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Discussion Starter #1
Hello, fellow buzzers.
I am thinking of adding a 6HP 4 stroke motor to my Aire 156D. I know that most people use motor for pushing rafts on long flat section of desert rivers, but I am thinking of using it for still water or slow moving water for fishing. I plan to install NRS motor mount (traditional or U shaped version).

What kind of speed or tracking can I expect from this combo? I know that the hull design of round boats are not ideal for this type of boating, but I hate to let the boat sit in my garage waiting for the next whitewater trips.

Has anyone used a small outboard for fishing on lakes, or slow moving rivers with some kids and light gear? I have a pretty slick 4 bay aluminum frame.

Any help or input will be greatly appreciated.
 

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If you're just cruising around lakes or flat water, it'll be pretty easy to control. Tracking can get a little squirrely without a keel, but you're not going to be able to get it on a plane to go fast enough to really make the steering sensitivity that big of an issue. I love puttering around lakes in my NRS 130, you'll get some curious looks from the "real boat" crowd, but as long as you're out enjoying yourself, who cares?
 

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Drop your oar blades in the water when you are running, kind of like two mini skegs in the water to help you with tracking.
 

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Discussion Starter #4
Thanks for the input. Do you know what kind of speed I can expect from a 6HP on a 15' raft with frame + gear? I am thinking of using NRS U shape motor mount. I just don't want this to be an experiment that will turn into a disappointing result. I plan to use it on a small to medium sized reservoirs.

From doing some research, a 3 gallon tank will give me quite a few miles of travel. Speed and maneuverability may not be optimal, but if I can get around at decent speed, I am in.
 

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Most hard hull speed boats come up on plane between 15 and 20 MPH. The sweet spot for my 18' Wellcraft to start to come up on plane is 18 MPH. Top speed is around 50 MPH with a 220 hp motor. The boat weighs in at around 3,200 lbs without people.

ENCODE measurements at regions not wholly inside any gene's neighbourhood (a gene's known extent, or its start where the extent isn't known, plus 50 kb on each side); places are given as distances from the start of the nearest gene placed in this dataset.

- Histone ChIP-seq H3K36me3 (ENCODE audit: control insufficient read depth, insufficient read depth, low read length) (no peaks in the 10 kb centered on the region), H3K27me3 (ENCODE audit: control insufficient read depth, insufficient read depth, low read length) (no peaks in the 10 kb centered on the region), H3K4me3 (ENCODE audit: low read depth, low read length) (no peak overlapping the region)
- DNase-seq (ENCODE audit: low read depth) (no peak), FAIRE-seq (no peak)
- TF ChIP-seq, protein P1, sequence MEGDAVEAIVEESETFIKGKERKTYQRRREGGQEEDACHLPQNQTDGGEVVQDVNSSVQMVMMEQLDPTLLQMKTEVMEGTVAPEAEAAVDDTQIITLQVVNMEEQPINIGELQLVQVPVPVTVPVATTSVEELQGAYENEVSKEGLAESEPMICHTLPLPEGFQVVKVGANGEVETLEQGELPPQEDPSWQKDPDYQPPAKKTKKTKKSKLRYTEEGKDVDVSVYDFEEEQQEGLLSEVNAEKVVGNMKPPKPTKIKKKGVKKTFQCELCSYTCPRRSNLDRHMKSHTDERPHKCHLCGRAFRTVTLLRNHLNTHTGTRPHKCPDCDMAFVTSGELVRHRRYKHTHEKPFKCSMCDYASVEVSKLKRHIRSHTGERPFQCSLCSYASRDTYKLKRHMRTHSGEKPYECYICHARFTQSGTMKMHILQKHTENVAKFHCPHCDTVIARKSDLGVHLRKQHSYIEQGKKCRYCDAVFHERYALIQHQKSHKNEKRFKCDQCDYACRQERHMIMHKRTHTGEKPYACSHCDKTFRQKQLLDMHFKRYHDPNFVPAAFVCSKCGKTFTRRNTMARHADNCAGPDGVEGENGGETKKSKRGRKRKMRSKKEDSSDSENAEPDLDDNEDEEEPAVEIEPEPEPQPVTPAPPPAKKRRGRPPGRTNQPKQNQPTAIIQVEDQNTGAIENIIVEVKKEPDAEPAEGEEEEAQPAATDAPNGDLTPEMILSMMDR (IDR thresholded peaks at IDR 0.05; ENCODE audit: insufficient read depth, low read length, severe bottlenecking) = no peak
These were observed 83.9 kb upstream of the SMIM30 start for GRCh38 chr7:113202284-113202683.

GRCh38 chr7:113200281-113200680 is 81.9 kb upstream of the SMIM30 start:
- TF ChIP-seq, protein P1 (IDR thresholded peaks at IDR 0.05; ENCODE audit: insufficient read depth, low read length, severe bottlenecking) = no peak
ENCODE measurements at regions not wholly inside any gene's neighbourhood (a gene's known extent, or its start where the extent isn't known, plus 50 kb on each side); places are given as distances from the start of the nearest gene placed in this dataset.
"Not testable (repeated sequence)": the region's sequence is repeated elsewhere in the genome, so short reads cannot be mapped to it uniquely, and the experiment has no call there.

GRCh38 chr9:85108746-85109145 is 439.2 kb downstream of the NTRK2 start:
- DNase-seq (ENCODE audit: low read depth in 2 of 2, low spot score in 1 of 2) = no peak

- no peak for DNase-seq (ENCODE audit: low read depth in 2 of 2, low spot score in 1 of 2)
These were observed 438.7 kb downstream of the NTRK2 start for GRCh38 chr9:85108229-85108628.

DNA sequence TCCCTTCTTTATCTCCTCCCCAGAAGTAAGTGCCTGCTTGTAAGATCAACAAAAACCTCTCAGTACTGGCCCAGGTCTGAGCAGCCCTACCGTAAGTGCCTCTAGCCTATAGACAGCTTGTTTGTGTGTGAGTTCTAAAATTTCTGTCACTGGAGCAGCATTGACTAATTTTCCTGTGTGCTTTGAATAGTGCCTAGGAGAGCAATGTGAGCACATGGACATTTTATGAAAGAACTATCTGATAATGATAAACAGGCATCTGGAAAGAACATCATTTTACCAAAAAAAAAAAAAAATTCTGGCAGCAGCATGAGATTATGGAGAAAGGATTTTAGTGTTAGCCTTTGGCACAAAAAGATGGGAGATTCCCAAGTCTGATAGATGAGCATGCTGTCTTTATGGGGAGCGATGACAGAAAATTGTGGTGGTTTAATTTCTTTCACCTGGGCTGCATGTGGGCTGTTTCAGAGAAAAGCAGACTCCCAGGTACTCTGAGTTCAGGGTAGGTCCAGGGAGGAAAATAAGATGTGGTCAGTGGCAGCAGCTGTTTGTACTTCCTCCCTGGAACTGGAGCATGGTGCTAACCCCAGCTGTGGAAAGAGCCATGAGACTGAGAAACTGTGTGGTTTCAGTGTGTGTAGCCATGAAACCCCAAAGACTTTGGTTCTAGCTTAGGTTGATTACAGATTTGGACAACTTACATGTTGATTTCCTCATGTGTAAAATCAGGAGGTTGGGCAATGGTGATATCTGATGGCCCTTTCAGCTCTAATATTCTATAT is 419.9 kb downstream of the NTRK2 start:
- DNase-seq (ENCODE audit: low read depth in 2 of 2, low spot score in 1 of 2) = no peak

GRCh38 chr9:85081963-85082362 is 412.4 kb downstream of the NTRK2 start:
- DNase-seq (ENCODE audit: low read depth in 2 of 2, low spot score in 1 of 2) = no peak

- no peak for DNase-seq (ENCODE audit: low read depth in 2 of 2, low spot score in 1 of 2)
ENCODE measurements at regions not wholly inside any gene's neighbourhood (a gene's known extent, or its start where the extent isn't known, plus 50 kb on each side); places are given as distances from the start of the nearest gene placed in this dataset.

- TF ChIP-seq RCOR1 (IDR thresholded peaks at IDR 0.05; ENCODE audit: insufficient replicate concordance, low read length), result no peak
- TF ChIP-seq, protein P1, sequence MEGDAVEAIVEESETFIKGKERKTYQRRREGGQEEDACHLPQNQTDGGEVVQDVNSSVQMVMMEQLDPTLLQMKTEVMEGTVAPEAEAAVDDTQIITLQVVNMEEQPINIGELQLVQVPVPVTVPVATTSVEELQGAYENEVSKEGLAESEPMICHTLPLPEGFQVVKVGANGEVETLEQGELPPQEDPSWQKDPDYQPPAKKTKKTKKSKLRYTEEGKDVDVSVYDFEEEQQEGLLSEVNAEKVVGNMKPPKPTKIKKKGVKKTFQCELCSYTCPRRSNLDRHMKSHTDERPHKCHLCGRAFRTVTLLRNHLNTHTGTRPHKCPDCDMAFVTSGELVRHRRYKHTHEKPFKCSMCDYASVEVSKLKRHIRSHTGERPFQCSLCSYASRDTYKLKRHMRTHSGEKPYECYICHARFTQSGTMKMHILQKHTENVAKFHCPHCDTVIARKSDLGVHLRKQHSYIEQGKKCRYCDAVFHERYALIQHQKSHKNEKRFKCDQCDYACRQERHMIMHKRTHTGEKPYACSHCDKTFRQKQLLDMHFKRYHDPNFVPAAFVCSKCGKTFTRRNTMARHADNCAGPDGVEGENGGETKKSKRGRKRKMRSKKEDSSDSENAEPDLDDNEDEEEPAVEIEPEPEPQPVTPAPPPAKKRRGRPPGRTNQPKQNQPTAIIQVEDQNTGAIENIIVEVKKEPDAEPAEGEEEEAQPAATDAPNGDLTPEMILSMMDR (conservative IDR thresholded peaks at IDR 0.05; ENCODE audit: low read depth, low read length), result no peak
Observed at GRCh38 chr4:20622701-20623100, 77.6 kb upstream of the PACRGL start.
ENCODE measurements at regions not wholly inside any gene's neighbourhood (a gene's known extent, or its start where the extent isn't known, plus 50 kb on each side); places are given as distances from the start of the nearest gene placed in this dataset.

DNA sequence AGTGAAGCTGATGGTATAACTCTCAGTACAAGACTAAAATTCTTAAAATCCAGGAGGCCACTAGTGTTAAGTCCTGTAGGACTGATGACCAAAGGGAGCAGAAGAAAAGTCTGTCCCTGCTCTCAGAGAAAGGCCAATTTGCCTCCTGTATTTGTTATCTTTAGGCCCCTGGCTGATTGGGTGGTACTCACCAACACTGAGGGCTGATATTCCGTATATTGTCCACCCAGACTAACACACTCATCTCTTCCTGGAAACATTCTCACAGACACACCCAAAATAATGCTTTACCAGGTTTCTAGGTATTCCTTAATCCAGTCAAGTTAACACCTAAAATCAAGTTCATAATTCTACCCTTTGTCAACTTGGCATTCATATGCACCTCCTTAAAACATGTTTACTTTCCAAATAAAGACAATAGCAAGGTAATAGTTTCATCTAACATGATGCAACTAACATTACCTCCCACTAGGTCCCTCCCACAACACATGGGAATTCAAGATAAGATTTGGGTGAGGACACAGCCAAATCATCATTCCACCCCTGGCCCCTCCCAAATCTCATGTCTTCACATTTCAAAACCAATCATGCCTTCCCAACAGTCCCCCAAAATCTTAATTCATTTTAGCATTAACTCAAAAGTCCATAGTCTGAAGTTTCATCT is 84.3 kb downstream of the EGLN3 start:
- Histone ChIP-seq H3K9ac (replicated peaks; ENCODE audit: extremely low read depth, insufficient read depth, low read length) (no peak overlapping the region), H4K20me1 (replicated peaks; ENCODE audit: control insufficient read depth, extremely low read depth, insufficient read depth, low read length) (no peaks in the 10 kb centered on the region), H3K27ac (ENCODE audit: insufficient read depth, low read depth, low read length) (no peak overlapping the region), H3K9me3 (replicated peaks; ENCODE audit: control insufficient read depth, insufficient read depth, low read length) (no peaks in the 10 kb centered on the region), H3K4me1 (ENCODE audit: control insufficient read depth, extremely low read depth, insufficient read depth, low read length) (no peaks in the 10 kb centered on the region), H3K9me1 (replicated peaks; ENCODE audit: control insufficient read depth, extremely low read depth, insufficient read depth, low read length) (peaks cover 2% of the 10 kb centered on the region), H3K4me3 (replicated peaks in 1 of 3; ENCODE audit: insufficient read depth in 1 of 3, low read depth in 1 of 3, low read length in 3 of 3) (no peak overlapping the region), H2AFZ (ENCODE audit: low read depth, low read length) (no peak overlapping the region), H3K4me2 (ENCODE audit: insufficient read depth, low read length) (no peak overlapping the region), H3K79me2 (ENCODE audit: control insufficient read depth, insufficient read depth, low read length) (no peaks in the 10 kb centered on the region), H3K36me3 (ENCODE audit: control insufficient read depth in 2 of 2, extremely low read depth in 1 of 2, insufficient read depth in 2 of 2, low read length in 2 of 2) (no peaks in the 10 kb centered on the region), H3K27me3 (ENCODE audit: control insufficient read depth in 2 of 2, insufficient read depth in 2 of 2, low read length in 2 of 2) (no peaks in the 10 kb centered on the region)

With an 8hp 2 stroke the fastest I've been able to achieve in that boat is 4.5 MPH. I had a 5 hp 4 stroke Honda that would only push the boat at 2.7 MPH if the wind wasn't blowing. It wouldn't make headway on a windy day. The difference in torque between the two was quite noticeable.

With the set up your talking about, (soft hull, lightly loaded) I would say your top speed will be around 10 MPH. Wind and chop will slow you down some. You won't be getting up on plane without a hard hull boat, so I don't see tracking as much of an issue, except on a windy day. I've never been on a lake with my raft and motor set up, so this is only a guess.

Good luck and have fun.......but keep the bottom in your boat. I can't imagine that mounting a motor in the middle of your boat would improve speed or tracking??? . :shock: :mrgreen: :mrgreen:
 

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Discussion Starter #7
Cut out your floor and run the motor in the middle of the boat. This way you can keep your motor.
Gary, that's what I'd call 'determination' and 'innovation'. But, I am not so desperate to cut out the floor of a 5K boat to put a motor. :).
 

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Discussion Starter #8
With the set up your talking about, (soft hull, lightly loaded) I would say your top speed will be around 10 MPH. Wind and chop will slow you down some. You won't be getting up on plane without a hard hull boat, so I don't see tracking as much of an issue, except on a windy day. I've never been on a lake with my raft and motor set up, so this is only a guess.
Thanks for this information. I am not trying to turn my flat bottom soft hull into a speed demon, but even 10MPH on a calm lake would make it a great fishing craft. I am planning to get the NRS motor mount + a pair of side rail to connect the motor to my frame. I am hearing transom stability will make all the difference in the performance of the motor.
 

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I've ran a motor down Deso a couple of times now, and having the motor attached and pushing on the frame is the key to success when transferring the power of the motor to the boat. The main thing to worry about is getting the motor at the right depth so as not to cavatate the propeller. With the motor running at the right depth, transom stability shouldn't be much of a problem at all. It takes a little getting use to running, in the chop, on a lake. You might end up having to get a jack ass mount to get the proper propeller depth with your setup.
 

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Discussion Starter #11
Why would a U shaped motor mount be better than the old style?


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I like to have some room between the tube and the motor. The original NRS mount sits right against the back tube and leaves no room for lifting the motor out.
 
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